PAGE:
“SMU’s new Third Rail Series is designed to break the silence,” Engel said. “We intend to support our university and our city in discussing the topics others won’t, addressing the issues we’ve become too frightened to debate, using the direct language many have become too fearful to employ.”
In each “Third Rail” session, two members of the SMU faculty will discuss one of the toughest issues of our day, and also engage with the audience, “in a thoughtful and respectful manner befitting a great University,” Engel added.
Originally Posted: May 3, 2016
SMU will celebrate the academic accomplishments of more than 2,500 students at its 101st annual Commencement ceremony at 9 a.m. Saturday, May 14, in Moody Coliseum.
Guests are urged to arrive early as seating in the coliseum is limited to four guests per student. Additional seating will be available for a simulcast of the event at Dedman Center for Lifetime Sports, Crum Auditorium and McFarlin Auditorium. The ceremony also will be broadcast outside Moody Coliseum on Bolin Plaza, and there will be a live webcast of the ceremony at http://www.smu.edu/live.
Dedman College is deeply saddened by the loss of Jeremy DuQuesnay Adams, Altshuler Distinguished Teaching Professor of History. Professor Adams passed away on May 2, 2016. A highly regarded scholar of medieval history, Professor Adams was a beloved teacher who influenced generations of students.
He will be deeply missed.
April 27, 2016
Dallas, TX – SMU’s Clements Center for Southwest Studies, in partnership with the Instituto Mora of Mexico City, hosted a public forum on the history of violence along the U.S.-Mexico border on Saturday, April 16, at the Latino Cultural Center in Dallas.
Bringing together scholars and journalists from Mexico, the United States and Great Britain, the international forum focused on the long evolution of violence along the U.S.-Mexico border, from the role of the state in borderland violence, drugs and smuggling, to refugees, migrants and mob violence. Over 200 people attended the afternoon conference featuring panel discussions centered on the evolution of violence along the border from the 1800s to the modern drug wars.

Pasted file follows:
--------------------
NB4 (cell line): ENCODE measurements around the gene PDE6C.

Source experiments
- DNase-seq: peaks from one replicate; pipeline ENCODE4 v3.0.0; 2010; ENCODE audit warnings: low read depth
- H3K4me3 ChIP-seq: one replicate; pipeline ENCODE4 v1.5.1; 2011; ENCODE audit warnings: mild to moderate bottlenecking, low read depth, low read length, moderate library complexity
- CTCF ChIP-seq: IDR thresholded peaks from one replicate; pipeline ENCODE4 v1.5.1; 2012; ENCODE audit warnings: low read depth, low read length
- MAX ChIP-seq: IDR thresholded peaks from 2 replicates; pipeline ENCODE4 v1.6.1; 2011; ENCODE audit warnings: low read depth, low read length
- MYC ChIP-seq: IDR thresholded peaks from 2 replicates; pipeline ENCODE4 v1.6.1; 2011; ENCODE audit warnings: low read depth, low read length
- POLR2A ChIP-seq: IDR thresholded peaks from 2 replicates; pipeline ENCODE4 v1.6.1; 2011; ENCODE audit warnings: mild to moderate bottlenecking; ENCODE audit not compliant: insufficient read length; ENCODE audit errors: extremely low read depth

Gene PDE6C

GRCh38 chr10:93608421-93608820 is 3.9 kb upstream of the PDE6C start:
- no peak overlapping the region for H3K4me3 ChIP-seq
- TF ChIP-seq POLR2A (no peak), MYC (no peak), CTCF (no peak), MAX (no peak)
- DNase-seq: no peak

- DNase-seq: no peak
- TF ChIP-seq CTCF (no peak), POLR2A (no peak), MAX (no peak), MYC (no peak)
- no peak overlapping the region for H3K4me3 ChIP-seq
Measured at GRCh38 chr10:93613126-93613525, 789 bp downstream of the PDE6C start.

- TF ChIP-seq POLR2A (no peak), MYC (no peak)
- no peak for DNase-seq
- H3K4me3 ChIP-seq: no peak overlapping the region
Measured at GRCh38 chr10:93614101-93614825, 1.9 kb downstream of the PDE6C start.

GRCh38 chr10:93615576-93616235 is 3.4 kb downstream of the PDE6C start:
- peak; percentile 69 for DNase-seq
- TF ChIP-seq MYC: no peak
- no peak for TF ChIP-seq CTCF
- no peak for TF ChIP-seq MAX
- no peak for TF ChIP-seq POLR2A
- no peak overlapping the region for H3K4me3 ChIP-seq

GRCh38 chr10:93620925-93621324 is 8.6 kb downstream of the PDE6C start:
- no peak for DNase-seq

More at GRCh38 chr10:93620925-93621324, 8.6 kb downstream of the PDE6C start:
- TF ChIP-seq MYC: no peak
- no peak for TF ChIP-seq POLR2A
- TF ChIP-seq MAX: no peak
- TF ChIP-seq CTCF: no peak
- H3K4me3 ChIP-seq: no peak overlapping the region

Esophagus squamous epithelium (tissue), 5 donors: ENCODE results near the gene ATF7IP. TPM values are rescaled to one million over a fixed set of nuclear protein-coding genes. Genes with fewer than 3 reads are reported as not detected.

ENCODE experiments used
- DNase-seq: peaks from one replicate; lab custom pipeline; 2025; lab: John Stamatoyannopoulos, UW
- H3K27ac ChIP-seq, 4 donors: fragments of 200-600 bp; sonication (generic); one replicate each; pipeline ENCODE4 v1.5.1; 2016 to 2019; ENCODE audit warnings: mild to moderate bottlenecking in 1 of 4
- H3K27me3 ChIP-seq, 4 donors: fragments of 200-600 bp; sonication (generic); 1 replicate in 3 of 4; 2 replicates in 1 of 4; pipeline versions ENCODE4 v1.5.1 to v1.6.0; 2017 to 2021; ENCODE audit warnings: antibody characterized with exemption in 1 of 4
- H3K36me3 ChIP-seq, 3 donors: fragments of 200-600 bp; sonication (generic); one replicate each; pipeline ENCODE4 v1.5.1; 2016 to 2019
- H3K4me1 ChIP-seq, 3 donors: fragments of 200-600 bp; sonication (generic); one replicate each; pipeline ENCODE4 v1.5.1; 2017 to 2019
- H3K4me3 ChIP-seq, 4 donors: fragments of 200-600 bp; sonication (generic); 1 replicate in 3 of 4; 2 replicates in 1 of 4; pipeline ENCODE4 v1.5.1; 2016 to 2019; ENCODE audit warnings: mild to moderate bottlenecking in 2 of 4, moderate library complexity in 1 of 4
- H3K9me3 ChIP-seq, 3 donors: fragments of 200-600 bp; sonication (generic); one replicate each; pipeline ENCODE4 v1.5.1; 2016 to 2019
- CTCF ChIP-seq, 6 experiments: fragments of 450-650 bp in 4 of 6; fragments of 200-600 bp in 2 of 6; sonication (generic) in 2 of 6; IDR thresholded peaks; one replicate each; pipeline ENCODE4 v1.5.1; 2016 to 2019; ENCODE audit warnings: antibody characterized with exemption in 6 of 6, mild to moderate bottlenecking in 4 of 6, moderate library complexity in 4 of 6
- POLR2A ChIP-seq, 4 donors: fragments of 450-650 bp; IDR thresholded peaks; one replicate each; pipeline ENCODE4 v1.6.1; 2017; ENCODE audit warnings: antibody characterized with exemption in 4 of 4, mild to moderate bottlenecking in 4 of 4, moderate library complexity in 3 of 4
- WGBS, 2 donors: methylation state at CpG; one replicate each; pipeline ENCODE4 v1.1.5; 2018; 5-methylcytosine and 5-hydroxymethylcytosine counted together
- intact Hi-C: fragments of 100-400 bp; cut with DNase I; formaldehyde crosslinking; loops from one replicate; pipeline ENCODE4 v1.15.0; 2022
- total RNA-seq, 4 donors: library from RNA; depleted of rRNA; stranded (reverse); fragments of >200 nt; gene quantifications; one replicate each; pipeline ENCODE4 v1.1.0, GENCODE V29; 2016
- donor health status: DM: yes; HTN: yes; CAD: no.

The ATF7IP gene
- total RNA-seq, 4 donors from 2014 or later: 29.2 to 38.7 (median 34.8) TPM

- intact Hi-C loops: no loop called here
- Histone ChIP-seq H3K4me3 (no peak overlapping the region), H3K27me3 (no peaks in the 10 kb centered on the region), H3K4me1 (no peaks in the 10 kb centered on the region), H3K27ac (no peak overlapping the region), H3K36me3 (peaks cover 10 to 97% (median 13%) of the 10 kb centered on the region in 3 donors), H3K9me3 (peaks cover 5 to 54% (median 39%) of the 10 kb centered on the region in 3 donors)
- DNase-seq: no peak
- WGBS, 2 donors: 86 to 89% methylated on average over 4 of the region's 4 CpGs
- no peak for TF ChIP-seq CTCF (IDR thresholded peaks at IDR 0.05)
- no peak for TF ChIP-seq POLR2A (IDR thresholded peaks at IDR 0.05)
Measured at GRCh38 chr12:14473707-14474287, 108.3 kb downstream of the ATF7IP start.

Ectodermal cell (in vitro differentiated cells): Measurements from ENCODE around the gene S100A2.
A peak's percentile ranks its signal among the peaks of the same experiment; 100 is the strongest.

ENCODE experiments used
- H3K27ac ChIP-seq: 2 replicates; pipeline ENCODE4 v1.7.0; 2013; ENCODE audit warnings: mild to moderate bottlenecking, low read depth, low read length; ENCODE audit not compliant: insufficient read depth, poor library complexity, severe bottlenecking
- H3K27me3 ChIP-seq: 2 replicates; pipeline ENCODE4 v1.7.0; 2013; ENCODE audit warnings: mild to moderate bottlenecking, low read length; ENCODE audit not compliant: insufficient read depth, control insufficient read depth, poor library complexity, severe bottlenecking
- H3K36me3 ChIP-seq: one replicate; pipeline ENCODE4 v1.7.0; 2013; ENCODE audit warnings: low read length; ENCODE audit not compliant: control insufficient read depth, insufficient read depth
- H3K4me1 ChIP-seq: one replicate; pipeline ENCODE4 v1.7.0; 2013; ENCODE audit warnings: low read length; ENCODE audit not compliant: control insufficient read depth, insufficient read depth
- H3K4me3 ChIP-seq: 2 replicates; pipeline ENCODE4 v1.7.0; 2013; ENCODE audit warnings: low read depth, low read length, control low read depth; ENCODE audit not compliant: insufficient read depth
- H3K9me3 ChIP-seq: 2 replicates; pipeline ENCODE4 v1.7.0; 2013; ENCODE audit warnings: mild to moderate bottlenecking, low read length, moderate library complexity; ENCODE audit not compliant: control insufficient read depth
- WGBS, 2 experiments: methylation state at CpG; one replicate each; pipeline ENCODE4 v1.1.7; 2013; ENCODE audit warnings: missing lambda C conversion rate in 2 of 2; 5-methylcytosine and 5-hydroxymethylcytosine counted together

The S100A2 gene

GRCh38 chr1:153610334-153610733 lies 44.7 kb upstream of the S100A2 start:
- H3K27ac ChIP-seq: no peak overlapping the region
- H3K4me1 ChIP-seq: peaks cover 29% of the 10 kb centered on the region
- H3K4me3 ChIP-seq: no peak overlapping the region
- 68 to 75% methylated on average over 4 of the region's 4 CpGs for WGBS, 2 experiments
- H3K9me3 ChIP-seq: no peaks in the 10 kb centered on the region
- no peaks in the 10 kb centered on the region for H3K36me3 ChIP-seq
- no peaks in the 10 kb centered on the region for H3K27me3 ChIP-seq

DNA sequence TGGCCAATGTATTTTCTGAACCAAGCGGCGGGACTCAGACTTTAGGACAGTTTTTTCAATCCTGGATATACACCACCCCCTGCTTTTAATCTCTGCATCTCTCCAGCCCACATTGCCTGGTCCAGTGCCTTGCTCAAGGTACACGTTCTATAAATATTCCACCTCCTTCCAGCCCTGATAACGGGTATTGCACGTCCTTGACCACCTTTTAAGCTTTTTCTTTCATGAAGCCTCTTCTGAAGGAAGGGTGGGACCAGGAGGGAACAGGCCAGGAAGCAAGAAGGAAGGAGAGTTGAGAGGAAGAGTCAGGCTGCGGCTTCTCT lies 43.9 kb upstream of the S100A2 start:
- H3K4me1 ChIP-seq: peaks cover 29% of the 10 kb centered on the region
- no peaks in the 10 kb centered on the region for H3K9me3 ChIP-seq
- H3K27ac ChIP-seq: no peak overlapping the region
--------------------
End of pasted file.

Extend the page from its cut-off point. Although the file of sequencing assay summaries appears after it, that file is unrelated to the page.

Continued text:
“Because of the modern drug wars, the border today has an enduring reputation as a site of brutal violence,” noted Andrew J. Torget, a professor of history at the University of North Texas and one of the organizers of the event. “But what people tend to forget is that border violence has changed dramatically during the past two centuries, and there is nothing inevitable about today’s situation. This public event will present historical background for the modern situation, as we discuss how border violence has evolved over time.”
Sponsored by the William P. Clements Center for Southwest Studies at SMU in partnership with Instituto Mora of Mexico City, and with support from SMU’s Embrey Human Rights Program and the Latino Cultural Center, a division of the City of Dallas Office of Cultural Affairs.
Watch the public forum on the history of violence along the U.S.-Mexico border.
Originally Posted: April 19, 2016
DALLAS (SMU) – When SMU’s Center for Presidential History (CPH) arrived on campus in 2012, Founding Director Jeffrey Engel had great expectations for bringing to life – and to Dallas – the detailed history of America’s chief executives.
In less than four years, CPH has become a hub for current, in depth and innovative research in presidential history. Through postdoctoral fellowships, on-campus writing fellowships, community engagement, a unique Collective Memory Project and publishing volumes based on its own work, the center provides a unique understanding of both history and public affairs. READ MORE